A place of imagination and wonder has come to View Royal Elementary school.
Nestled at the front of the school on Helmcken Road, students can pretend to hop between rocks above molten lava, build a mini city in a sandbox, or put on an impromptu play for their fellow students.
The space is the elementary school’s new nature playground, which had its grand opening last week. The playground includes climbing structures made from timber, rocks and boulders, a small amphitheatre, tables, a sandbox and a butterfly garden.
“We wanted something different. We have the traditional playground, there is some research coming out about how and why kids play that we wanted to explore,” principal Read Jorgensen said. “We wanted a playground in a space where kids could be more active in creative their play rather than a playground that has prescribed play.”
The school’s old playground began to reach the end of its life roughly four years ago, so the Greater Victoria School District (SD61) decided to tear it down, leaving the space empty.
Kindergarten teacher Terra Pickwick originally came up with the idea of a nature playground, when she was on maternity leave with her second child. At the time, her three-year-old daughter was curious about everything and the environment around her. It was that sense of curiousity that Pickwick wanted to bring to the school setting.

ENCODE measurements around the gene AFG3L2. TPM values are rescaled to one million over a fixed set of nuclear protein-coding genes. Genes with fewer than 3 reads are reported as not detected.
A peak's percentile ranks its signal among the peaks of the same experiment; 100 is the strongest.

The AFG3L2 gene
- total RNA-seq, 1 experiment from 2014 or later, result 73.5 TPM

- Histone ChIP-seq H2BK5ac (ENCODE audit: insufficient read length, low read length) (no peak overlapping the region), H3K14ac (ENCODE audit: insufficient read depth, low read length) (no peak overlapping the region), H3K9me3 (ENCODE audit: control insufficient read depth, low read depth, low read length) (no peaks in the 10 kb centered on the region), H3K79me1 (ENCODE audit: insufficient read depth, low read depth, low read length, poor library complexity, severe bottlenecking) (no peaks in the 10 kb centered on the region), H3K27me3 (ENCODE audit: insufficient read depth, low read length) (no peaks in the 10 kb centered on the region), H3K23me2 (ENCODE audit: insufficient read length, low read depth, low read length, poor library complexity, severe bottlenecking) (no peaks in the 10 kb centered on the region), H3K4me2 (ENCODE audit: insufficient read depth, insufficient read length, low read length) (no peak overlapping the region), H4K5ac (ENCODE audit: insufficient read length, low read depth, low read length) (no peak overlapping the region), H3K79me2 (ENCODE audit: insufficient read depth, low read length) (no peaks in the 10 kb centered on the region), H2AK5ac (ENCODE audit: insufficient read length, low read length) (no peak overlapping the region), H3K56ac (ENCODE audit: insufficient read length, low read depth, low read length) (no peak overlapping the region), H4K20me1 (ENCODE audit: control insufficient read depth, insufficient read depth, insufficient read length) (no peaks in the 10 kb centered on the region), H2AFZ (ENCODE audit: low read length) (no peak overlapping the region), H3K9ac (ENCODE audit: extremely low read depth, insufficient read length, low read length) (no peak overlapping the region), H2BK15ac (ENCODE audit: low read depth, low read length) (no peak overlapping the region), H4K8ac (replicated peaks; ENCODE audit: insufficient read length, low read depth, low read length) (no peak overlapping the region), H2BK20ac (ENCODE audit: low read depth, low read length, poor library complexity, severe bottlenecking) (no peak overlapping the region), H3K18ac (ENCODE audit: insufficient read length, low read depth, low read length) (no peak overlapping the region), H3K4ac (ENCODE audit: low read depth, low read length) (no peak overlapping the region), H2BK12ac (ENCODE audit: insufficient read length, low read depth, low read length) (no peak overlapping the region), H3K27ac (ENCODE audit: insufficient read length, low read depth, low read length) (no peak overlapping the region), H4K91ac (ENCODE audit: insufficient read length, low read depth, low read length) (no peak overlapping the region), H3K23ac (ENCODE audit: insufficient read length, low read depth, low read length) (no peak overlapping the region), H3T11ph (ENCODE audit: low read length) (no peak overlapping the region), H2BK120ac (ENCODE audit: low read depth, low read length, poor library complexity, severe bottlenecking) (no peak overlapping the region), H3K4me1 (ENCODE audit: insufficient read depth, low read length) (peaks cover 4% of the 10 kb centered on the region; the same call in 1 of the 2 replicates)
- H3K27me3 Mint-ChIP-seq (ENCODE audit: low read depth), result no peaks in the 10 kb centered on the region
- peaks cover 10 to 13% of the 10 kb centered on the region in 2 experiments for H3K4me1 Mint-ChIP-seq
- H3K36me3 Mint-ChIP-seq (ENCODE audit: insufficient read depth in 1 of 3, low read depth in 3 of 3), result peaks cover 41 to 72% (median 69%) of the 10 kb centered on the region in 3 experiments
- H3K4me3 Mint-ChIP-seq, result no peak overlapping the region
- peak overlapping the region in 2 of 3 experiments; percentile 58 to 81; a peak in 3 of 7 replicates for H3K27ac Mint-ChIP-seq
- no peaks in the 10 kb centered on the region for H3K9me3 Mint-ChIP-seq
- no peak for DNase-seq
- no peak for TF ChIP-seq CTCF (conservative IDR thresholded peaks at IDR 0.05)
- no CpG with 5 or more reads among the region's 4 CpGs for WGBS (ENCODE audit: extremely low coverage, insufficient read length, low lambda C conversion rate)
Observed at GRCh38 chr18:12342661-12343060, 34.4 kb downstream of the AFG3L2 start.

From there, she researched the idea and pitched it to the school, staff and the parent advisory council, who fell in love with the idea.
Over the past few years the school has raised the more than $148,000 through fundraisers and also received a number of donations from local government, agencies and community businesses to build the nature playground and in October, it was finally installed.
“It is so satisfying seeing all of our hard work, planning and fundraising come to fruition and seeing the kids enjoying the space so much,” said Pickwick, who has been a kindergarten teacher in View Royal for the past seven years.
“It’s been an amazing addition to our school … There’s an unbelievable amount of imaginative play that we’re seeing happening in our nature playground.”
The playground has an educational component as well. Teachers have taken students to see the plants that have started to grow and to use the tables.
“Kids actually do quite well when they’re left in a creative environment,” Jorgensen said. “I think often, we as adults like to think we know what kids like and kids will find great ways to play and be active in all kinds of different environments … They just make fun where they are and they invent games and use their imagination.”